Another thing we see is that after the WGM resonator, the fiber optic cable doesn't have any more "red," "green," or "blue" light. It's all stuck in the resonator. We can see that in the bottom panel, where the curve shows the transmission past the resonator as a function of wavelength. Right at "red," "green," and "blue," all of the light gets stuck in the resonator. The shapes there are called "Lorentzian curves." You see that each dip has a little width- well, that has to do with how much light gets absorbed in the resonator, or radiated out into the world, etc. The less that happens, the narrower each dip will be.

So, what does all that have to do with the crazy picture below?

Well, the shapes of the Whispering Gallery Modes are a little more complicated. It turns out that each of those is an electromagnetic wave. And there are a couple of different ways that the electric field part can be oriented. Each of those orientations gives rise to different specific properties. Moreover, a given orientation can also form more complicated mode patterns- each of which also gives rise to different properties. The picture below was made by recording the transmission versus wavelength (around 1500nm-invisible light) and then moving the fiber optic cable farther from the resonator an then recording the transmission versus wavelength and then movi.... Sorry. Pointing up is one electric field orientation, and pointing down is another.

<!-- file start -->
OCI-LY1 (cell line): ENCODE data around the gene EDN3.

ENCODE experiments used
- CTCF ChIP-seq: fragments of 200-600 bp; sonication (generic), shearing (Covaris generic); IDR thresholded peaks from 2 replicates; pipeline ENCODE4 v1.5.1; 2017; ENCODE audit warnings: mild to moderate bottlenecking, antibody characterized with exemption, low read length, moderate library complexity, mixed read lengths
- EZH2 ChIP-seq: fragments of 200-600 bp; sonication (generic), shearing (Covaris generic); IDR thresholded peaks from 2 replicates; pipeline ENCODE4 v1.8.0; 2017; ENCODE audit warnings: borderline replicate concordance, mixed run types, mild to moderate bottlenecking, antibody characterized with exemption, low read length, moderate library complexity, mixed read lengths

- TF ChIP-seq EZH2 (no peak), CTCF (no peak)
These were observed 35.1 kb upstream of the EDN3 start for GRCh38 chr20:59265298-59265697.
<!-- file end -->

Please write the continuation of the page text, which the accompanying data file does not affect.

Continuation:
I'm still not sure WTF was going on.


WTF is Going on Here?

Generated this figure today, trying to figure out-well-what was going on.


Never Heard That Before

  • Ira Flatow basically tried to browbeat a caller into bombing a fertility clinic. The subject of the evening's show was stem cell research. When a caller spoke of his strong belief that all life begins at conception, Ira asked what the fellow was doing about it... Eventually, he posed the question, "If these were your children, what would you do? Would prayer be enough? Would writing letters to your congressmen suffice? Shouldn't you be doing something?"

    It wasn't explicit, but-hoo boy-subtext.
  • Dr. Ruth was an Israeli sniper before she was-well-Dr. Ruth. Talk about a career change.
  • We went shooting for the first time in a little over a month. Susan, as usual, was amazing. I did pretty well, too. We did have one problem: on several clips, the shell casings weren't clearing for Susan. She tried firming up her grip, but it didn't help. Any idears? (This did not happen to me at all)


Previously Promised Post

In this post, you'll see some of my work... don't laugh. Here is an ICP/RIE.

We use it a lot. In order to make it work, we need all of this: